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Reviewed by:
  • Knight of Cups dir. by Terrence Malick
  • Michael C. Reiff
Knight of Cups (2015)
Directed by Terrence Malick
Produced by Dogwood Films
Distributed by Broad Green Pictures
118 minutes

Since his relatively humble beginnings with 1973’s Badlands, Terrence Malick’s cinema has become evermore cosmic, spiritual and transcendent in scope and content. His style has evolved from American New Wave rustic to angelic high-definition. But through all of the sun dappled wheat fields, murmured narration and soul-enlivening portraits of beauty, a few key themes have emerged. One, in particular, seems applicable to his overall filmography in general, and his recent and rapid spate of films in particular (he has now released three films in five years, a breakneck pace compared to the decades long pauses between earlier films.) A submerged destructiveness in the American spirit has been burbling within and around the surface of Malick films since Badlands. And while his recent films – The Tree Of Life, To The Wonder and now Knight Of Cups, are about as diametrically opposite to the multiplex action delirium many see as the hallmark of the American Hollywood Movie, Malick seems focused lately on the implosive nature of the American spirit, the reductive essence inherent in its lived nature.

This domineering culture is only overcome by the ethereal and cosmic grace of the afterlife in The Tree Of Life. A lush, ebullient European romance falls to pieces in the homogenized commercial developments of the Midwestern U.S. in To The Wonder. In the same film, a priest wanders wastelands of the under trodden, the prisoners and parishioners he tends to, providing succor to America’s forgotten. Both films remain true to Malick’s uplifting belief in the salvation of nature, however, with verdant backdrops providing a visual and emotional refuge from the quiet human calamities unfolding in the narrative foreground. In 2016’s Knight of Cups, even this ancillary sanctuary is lost. Transposing his cinematic operatics to the urban landscape of Hollywood and Las Vegas, Knight of Cups gives us Malick’s most spiritually nihilistic warning, not so much a nightmarish screed as Bret Easton Ellis would give us, but a bleak recognition of the American myth writ commercial. The film presents both new avenues and blind alleys for [End Page 84] Malick, as the film is both startlingly and refreshingly divergent from his recent work, and also narratively unformed and, in the end, unfulfilling.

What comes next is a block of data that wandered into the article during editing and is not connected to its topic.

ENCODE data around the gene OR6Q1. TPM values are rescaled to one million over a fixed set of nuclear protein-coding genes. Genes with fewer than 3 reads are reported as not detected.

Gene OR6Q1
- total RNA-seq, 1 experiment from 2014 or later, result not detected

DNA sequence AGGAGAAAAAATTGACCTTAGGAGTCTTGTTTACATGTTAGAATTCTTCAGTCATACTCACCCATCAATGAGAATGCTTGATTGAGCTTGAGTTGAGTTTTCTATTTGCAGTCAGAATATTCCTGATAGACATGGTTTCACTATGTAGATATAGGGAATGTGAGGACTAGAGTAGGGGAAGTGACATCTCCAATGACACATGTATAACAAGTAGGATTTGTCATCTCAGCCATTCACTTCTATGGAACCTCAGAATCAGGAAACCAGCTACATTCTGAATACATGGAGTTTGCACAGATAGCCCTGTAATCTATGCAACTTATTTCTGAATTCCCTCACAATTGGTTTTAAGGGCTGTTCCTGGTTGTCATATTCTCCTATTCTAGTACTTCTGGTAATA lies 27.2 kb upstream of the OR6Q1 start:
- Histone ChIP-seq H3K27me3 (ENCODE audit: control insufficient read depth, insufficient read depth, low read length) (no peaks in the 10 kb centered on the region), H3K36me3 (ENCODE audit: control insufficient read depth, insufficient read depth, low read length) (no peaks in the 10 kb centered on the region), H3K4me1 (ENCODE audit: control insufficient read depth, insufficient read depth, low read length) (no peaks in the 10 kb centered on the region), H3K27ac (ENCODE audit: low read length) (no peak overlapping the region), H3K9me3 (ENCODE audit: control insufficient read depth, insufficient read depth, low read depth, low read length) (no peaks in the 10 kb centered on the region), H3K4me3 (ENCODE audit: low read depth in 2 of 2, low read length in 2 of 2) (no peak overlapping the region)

Christian Bale is at the center of this portrait of dour decadence. Bale plays a screenwriter in Hollywood, popular on the social circuit, though rarely seen working on actual scripts. At first, one might think his character – Rick – is at the center of a complex web of characters. Brian Dennehy plays his thespian father and Wes Bentley plays his vagabond brother, and there seems to be a legacy of family strife and betrayal in their scenes. Cate Blanchett plays a former wife and Natalie Portman plays a new lover (among many other women who flit, flirt and flounce across the screen), women who project, if not portray, romantic yearning and rejection.

Yet, while all of these characters may indeed interact with Rick, Bale’s performance, and Malick and Lubezki camera, position him without the world he inhabits, as those he is a ghost, a zeitgeist. Indeed, one of the mot frustrating elements of the film is that while motifs of alienation and cultural estrangement fit neatly with Malick’s spare and otherworldly images, Rick’s performance is both too present (Bale is in almost every scene of the film), yet not rooted enough in any sort of commitment to the characters, events or situations he is presented in. He is, instead, fashioned as an ethereal spirit of the times, a figure floating through debauchery and crisis, observing placidly, occasionally engaged by other spirit-lake waifs and demons.

Indeed, while the rest of the cast is filled with Malick-ean cameos from actors like Jason Clark, Clifton Collins Jr. and Armin Mueller-Stahl, the characters Rick actually interacts with seem more spiritually and mythological referential, from a scripture-spouting pimp in Las Vegas, to a Mephistophelian Antonio Banderas who temps and diverts...


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pp. 84-86
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